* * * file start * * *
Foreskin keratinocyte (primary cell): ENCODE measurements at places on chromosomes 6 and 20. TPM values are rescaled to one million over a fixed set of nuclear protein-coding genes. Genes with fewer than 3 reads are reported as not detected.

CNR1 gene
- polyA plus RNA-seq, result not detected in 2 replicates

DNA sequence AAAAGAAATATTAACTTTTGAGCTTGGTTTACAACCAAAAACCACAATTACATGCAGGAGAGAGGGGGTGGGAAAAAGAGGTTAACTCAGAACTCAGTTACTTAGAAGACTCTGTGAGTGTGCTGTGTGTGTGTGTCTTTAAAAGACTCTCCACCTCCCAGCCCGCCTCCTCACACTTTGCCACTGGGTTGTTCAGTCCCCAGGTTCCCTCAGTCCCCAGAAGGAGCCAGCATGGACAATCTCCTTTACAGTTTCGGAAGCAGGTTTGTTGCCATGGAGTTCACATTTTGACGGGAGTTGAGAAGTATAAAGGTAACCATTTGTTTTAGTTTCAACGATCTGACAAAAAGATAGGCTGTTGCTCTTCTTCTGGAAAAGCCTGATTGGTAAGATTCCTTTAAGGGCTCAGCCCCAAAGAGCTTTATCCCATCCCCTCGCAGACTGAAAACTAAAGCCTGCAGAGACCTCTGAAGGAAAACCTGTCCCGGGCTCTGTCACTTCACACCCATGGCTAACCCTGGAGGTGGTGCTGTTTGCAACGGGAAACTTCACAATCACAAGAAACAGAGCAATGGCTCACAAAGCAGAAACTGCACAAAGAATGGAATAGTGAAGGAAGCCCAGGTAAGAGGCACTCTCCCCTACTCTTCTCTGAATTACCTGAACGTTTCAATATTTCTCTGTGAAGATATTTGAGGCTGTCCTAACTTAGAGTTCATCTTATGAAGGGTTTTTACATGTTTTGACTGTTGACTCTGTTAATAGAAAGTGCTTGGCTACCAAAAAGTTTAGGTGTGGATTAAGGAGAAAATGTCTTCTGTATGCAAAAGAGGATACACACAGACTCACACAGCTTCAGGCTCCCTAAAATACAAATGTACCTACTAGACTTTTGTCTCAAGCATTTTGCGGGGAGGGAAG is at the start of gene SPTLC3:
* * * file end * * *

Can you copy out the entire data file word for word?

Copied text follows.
Foreskin keratinocyte (primary cell): ENCODE measurements at places on chromosomes 6 and 20. TPM values are rescaled to one million over a fixed set of nuclear protein-coding genes. Genes with fewer than 3 reads are reported as not detected.

CNR1 gene
- polyA plus RNA-seq, result not detected in 2 replicates

DNA sequence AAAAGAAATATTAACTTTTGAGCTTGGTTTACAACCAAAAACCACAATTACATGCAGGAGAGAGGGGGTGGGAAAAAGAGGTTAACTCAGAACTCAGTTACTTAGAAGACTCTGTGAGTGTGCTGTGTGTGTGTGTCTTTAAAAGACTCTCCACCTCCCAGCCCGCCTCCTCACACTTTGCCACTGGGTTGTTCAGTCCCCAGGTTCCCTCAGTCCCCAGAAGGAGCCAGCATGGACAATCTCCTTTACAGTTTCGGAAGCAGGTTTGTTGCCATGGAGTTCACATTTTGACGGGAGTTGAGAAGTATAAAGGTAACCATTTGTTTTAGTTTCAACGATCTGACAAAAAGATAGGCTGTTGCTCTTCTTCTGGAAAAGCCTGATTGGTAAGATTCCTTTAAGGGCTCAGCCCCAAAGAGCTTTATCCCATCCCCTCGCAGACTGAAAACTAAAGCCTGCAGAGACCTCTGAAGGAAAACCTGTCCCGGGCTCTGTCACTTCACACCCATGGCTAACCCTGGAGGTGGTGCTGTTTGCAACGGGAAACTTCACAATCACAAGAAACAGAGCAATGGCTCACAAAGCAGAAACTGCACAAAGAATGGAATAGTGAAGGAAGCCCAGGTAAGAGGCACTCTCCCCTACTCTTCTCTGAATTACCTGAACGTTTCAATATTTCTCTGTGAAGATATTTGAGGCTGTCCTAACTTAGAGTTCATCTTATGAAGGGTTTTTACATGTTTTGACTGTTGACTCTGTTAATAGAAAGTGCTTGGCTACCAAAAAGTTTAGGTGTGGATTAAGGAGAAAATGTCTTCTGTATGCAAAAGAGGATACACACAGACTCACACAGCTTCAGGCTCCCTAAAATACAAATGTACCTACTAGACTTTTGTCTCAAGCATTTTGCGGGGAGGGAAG is at the start of gene SPTLC3: